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walks through. They are quickly recognized because the eye has been commissioned to find them."

While the mind is kept firmly fixed upon some ideal or aim, its whole and varied powers are bent toward the realization and manifestation of that ideal. In thousands of ways the mind will operate to objectify the subjective mental attitude, a great proportion of the mental effort being accomplished along sub-conscious lines. It is of the greatest importance to one who wishes to succeed in any undertaking, to keep before his mind's eye a clear mental image of that which he desires. He should picture the thing desired, and himself as securing it, until it becomes almost real. In this way be calls to his aid his entire mental force and power, along the sub-conscious lines, and, as it were, makes a clear path over which he may walk to accomplishment. Bain says regarding this: "By aiming at a new construction, we must clearly conceive what is aimed at. Where we have a very distinct and intelligible model before us, we are in a fair way to succeed; proportion as the ideal is dim and wavering, we stagger or miscarry." Maudsley says: "We cannot do an act voluntarily unless we know what we are going to do, and we cannot know exactly what we are going to do until we have taught ourselves to do it." Carpenter says: "The continued concentration of attention upon a certain idea gives it a dominant power, not only over the mind, but over the body." Müller says "The idea of our own strength gives strength to our movements. A person

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who is confident of effecting anything by muscular efforts will do it more easily than one not so confident of his own power." Tanner says: "To believe firmly is almost tantamount in the end to accomplishment. Extraordinary instances are related showing the influence of the will over even the involuntary muscles."

Along the same lines, many Western Writers have added their testimony to the Yogi principle of the manifestation of thought into action. Kay has written: "A clear and accurate idea of what we wish to do, and how it is to be effected, is of the utmost value and importance in all the affairs of life. A man's conduct naturally shapes itself according to the ideas in his mind, and nothing contributes more to success in life than having a high ideal and keeping it constantly in view. Where such is the case one can hardly fail in attaining it. Numerous unexpected circumstances will be found to conspire to bring it about, and even what seemed at first to be hostile may be converted into means for its furtherance; while by having it constantly before the mind he will be ever ready to take advantage of any favoring circumstances that may present themselves." Along the same lines, Foster has written these remarkable words: "It is wonderful how even the casualties of life seem to bow to a spirit that will not bow to them, and yield to sub-serve a design which they may, in their first apparent tendency threaten to frustrate. When a firm, decisive spirit is recognized it is curious to see how the space clears around a man and leaves him room and freedom."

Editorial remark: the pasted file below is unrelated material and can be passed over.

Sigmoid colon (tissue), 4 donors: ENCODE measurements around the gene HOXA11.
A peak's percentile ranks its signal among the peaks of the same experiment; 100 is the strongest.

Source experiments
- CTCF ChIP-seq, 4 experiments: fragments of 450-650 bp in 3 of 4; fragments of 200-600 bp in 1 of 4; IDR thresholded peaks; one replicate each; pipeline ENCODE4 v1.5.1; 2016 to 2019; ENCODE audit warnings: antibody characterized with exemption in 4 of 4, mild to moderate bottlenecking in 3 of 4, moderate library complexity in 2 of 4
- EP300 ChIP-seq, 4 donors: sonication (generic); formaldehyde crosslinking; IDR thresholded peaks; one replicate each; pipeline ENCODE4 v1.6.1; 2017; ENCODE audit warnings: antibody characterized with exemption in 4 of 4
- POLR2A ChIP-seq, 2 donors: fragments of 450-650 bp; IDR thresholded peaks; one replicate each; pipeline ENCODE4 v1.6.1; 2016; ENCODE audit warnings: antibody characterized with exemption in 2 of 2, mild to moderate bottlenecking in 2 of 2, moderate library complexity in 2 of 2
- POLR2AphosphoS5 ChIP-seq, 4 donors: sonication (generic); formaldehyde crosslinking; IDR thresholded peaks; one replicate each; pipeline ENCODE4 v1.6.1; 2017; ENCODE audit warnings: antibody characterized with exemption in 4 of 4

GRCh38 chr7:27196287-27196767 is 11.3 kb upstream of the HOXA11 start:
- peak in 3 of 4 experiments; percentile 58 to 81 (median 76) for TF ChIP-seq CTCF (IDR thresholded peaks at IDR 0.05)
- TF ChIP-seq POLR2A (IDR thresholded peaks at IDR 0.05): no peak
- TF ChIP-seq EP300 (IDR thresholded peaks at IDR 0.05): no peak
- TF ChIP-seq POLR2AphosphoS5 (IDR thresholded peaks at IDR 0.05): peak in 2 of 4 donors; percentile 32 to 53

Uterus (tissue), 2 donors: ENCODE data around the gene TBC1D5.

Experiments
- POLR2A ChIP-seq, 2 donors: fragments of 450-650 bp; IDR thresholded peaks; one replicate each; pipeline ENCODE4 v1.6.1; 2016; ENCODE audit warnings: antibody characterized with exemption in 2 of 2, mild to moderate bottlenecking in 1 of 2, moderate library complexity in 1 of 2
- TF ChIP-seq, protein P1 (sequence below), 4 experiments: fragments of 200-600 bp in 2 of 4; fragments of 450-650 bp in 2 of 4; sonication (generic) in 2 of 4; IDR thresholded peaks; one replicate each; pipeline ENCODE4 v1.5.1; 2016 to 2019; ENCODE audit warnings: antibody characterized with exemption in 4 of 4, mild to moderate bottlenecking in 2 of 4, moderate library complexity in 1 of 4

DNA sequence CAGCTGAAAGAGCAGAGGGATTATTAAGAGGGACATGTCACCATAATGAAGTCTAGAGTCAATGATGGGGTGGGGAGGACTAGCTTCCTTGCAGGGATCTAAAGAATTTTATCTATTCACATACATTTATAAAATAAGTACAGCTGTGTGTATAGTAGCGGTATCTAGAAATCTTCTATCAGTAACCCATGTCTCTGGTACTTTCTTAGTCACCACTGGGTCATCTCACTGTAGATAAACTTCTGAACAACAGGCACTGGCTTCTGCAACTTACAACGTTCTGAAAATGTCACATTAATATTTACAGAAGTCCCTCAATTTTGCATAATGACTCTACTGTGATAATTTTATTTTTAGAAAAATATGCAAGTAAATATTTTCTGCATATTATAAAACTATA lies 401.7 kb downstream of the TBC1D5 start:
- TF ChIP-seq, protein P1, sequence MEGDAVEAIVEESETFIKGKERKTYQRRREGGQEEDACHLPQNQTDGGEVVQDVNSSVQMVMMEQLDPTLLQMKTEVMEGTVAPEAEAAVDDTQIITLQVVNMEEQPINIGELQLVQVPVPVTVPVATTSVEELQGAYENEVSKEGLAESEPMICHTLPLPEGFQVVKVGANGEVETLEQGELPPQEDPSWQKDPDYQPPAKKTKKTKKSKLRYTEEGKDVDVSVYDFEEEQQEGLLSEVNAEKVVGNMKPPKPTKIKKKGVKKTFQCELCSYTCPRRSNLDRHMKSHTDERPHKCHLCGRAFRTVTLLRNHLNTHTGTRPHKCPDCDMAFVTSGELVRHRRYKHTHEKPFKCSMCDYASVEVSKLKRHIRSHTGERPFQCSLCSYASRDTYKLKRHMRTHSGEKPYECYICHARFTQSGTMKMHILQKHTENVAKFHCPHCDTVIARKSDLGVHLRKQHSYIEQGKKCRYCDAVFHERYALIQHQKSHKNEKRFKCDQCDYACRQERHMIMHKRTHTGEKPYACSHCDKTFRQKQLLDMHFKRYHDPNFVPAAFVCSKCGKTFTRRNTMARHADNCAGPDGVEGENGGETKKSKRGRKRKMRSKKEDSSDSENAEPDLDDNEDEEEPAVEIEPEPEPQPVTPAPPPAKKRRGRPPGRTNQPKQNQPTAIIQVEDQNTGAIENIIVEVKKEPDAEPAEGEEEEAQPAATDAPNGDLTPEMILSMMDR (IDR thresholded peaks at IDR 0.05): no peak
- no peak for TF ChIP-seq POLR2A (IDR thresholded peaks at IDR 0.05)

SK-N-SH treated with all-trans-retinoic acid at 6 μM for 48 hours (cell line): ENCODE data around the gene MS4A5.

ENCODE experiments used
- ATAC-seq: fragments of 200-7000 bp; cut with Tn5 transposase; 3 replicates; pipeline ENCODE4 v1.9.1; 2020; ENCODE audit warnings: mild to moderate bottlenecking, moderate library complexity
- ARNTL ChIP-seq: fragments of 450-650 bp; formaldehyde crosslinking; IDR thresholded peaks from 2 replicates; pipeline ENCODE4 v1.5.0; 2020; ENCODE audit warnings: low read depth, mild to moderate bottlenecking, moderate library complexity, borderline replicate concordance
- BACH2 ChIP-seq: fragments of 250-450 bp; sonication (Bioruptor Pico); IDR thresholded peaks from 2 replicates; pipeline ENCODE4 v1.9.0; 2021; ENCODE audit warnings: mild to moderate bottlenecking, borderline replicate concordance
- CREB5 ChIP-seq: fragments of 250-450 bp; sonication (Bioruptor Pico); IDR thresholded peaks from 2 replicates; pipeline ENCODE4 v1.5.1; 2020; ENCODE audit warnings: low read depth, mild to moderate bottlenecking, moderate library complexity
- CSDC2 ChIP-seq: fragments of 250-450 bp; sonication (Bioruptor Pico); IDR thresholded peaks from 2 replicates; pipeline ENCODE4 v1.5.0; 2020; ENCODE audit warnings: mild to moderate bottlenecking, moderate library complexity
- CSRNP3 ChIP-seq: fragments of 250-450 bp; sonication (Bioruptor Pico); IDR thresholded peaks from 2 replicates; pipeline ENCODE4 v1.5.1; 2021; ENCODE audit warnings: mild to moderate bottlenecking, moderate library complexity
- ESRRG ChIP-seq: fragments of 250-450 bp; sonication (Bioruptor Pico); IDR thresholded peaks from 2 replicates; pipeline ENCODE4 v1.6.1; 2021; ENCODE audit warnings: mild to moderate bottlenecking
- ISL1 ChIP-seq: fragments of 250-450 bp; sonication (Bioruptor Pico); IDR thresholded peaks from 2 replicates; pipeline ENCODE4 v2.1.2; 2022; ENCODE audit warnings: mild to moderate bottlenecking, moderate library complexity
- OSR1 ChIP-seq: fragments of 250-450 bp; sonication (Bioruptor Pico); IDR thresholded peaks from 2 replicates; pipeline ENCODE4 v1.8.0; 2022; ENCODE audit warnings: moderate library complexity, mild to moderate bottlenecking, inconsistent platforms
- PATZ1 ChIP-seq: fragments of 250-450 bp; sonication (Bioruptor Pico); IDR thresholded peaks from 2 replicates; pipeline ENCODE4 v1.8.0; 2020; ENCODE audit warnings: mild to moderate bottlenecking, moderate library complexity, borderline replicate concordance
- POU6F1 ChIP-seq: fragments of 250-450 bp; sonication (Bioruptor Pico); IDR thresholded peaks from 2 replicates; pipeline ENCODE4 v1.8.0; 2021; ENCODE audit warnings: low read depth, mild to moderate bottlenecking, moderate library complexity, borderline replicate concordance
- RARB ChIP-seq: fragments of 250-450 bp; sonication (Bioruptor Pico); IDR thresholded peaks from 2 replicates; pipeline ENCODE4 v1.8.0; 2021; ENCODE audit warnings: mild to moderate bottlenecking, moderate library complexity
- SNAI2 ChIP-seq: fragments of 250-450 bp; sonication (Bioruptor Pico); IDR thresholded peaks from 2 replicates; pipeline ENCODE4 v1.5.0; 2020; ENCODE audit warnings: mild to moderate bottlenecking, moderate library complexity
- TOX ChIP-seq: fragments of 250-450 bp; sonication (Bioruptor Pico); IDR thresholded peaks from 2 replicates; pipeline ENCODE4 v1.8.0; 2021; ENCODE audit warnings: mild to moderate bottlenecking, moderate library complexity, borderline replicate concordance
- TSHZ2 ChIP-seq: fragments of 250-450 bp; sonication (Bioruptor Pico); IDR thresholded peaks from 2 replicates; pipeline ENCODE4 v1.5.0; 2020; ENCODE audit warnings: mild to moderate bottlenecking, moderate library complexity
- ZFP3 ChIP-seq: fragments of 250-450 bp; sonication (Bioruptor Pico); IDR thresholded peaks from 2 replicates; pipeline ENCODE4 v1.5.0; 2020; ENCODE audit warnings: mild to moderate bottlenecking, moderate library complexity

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[paragraph continues] Simpson has said: "A passionate desire and an unwearied will can perform impossibilities, or what seem to be such to the cold and feeble." And Maudsley gives to aspiring youth a great truth, when he says: "Thus it is that aspirations are often prophecies, the harbingers of what a man shall be in a condition to perform." And we may conclude the paragraph by quoting Lytton: "Dream, O youth, dream manfully and nobly, and thy dreams shall be prophets."

This principle of the power of the Mental Image is strongly impressed upon the mind of the chela, or student, by the Yogi teachers. The student is taught that just as the house is erected in accordance with the plan of the architect, so is one's life built in accordance with the prevailing Mental Image. The mind sub-consciously moulds itself around the prevailing mental image or attitude, and then proceeds to draw upon the outer world for material with which to build in accordance with the plan. Not only is one's character built in this way, but the circumstances and incidents of his life follow the same rule. The Yogi student is instructed into the mysteries of the power of the mind in this direction, not that he may make use of it to build up material success, or to realize his personal desires—for he is taught to avoid these things—but he is fully instructed, nevertheless, that he may understand the workings of the law around him. And it is a fact well known to close students of the occult, that the few who have attained extraordinarily high degrees of development, make use of this power in

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order to help the race. Many a world movement has been directed by the mind, or minds, of some of these advanced souls who were able to see the ideal of evolution ahead of the race, and by visualizing the same, and concentrating upon it in meditation, actually hastened the progress of the evolutionary wave, and caused to actually manifest that which they saw, and upon which they had meditated.